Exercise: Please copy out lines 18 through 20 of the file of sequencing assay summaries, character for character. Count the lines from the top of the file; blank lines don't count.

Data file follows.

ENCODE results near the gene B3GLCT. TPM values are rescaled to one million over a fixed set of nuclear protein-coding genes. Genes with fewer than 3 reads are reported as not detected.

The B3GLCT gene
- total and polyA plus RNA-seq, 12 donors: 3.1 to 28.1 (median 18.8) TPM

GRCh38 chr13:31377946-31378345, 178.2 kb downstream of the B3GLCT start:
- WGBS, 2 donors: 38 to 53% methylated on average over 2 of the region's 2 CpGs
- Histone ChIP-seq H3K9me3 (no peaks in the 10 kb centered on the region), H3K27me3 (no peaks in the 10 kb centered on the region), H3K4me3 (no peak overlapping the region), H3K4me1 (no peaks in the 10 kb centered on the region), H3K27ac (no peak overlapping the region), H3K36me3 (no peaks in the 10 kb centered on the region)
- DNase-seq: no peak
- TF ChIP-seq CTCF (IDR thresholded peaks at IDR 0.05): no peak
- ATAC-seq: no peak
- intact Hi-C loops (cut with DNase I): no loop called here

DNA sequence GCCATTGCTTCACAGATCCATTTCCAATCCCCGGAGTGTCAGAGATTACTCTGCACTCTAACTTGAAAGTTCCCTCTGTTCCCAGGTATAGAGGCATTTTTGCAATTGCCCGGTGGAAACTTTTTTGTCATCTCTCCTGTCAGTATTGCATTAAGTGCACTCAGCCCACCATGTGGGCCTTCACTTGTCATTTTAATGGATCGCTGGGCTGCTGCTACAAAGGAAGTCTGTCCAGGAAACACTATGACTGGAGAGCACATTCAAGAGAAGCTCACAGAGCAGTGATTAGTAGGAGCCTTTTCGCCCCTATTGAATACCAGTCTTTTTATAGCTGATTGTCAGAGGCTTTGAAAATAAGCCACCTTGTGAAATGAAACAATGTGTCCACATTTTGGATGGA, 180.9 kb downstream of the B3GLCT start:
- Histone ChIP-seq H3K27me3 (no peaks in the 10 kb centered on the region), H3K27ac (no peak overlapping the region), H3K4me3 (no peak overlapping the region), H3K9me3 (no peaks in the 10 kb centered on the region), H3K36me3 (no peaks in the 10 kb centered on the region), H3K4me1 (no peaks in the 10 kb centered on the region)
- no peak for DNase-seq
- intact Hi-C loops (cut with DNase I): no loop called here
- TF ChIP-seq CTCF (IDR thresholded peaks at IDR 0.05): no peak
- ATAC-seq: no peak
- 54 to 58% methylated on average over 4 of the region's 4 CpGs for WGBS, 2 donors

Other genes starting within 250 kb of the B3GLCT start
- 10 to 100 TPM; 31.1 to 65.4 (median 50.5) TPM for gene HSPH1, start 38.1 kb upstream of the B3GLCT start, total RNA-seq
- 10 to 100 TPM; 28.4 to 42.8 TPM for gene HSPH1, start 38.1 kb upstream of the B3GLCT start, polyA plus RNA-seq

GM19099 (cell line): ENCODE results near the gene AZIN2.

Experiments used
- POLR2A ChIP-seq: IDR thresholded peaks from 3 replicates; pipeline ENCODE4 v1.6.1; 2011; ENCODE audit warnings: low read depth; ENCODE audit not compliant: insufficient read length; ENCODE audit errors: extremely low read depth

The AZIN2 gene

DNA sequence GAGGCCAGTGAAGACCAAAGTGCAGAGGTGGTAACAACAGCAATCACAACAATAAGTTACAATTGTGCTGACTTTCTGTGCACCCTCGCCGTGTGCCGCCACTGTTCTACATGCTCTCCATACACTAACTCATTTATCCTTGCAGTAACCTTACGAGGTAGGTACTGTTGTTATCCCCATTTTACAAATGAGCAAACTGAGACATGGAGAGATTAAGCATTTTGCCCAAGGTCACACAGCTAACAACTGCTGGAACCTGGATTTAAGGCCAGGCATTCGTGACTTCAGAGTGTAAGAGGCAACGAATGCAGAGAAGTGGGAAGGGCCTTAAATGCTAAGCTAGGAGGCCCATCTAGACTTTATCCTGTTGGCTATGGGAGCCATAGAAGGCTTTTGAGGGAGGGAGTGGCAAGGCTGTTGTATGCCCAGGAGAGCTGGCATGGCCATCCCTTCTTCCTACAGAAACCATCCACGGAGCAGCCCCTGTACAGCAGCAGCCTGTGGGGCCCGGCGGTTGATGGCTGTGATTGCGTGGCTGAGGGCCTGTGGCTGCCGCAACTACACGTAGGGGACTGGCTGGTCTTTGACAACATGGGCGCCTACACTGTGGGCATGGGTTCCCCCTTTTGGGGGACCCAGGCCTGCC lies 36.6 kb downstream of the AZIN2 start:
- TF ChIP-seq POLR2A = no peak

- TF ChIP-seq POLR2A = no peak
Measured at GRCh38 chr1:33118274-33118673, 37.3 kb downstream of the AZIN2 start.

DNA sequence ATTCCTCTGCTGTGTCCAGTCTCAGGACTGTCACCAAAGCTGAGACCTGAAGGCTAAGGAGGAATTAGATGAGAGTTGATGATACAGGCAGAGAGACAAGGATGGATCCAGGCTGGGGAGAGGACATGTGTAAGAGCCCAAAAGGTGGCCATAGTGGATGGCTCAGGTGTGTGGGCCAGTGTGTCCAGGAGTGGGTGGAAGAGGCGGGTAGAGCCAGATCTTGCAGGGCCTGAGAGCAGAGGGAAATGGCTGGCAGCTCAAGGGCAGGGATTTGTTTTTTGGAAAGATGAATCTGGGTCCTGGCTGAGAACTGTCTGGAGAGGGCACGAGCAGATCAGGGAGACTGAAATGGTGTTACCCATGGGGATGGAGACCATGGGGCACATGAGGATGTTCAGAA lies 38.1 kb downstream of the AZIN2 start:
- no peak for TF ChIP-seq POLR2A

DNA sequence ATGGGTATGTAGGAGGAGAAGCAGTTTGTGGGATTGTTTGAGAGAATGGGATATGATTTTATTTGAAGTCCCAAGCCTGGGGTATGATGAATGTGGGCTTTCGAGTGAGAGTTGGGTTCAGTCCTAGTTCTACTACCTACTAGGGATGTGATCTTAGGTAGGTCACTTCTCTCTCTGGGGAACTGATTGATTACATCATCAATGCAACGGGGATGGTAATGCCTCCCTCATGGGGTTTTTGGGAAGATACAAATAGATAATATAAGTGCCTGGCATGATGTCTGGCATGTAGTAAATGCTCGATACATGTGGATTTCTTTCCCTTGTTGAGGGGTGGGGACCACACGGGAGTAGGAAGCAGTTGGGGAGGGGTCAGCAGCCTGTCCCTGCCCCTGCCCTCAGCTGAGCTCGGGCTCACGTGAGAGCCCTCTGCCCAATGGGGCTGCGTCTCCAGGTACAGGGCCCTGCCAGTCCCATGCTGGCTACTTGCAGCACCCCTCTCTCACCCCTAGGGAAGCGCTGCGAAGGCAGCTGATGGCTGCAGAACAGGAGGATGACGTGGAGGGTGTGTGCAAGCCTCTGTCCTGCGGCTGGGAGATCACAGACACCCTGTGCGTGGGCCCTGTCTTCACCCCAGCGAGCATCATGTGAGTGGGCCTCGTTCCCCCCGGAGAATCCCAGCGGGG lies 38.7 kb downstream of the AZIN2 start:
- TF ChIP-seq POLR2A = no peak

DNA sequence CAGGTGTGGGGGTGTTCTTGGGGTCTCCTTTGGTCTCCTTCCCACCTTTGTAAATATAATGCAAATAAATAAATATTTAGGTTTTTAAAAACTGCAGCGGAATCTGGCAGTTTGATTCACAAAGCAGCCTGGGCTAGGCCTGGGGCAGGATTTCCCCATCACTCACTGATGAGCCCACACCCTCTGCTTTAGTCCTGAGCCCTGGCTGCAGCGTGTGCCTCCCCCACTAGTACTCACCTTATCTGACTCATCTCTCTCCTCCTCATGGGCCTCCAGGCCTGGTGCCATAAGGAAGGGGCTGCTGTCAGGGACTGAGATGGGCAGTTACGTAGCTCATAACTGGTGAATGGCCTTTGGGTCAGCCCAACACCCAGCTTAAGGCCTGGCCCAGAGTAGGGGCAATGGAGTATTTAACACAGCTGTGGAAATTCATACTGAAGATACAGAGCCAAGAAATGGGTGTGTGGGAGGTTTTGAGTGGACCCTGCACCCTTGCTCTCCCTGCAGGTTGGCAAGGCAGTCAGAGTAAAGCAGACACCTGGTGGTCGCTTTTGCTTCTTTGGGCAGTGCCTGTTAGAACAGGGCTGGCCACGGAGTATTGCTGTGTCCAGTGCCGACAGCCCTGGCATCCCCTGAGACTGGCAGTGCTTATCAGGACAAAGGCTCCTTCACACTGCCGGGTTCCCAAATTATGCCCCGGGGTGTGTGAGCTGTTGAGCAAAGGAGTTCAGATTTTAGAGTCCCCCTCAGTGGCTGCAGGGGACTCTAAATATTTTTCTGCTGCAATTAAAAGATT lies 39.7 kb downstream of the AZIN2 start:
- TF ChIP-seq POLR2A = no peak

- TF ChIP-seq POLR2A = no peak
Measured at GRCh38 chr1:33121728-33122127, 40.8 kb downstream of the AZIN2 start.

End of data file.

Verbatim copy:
Other genes starting within 250 kb of the B3GLCT start
- 10 to 100 TPM; 31.1 to 65.4 (median 50.5) TPM for gene HSPH1, start 38.1 kb upstream of the B3GLCT start, total RNA-seq
- 10 to 100 TPM; 28.4 to 42.8 TPM for gene HSPH1, start 38.1 kb upstream of the B3GLCT start, polyA plus RNA-seq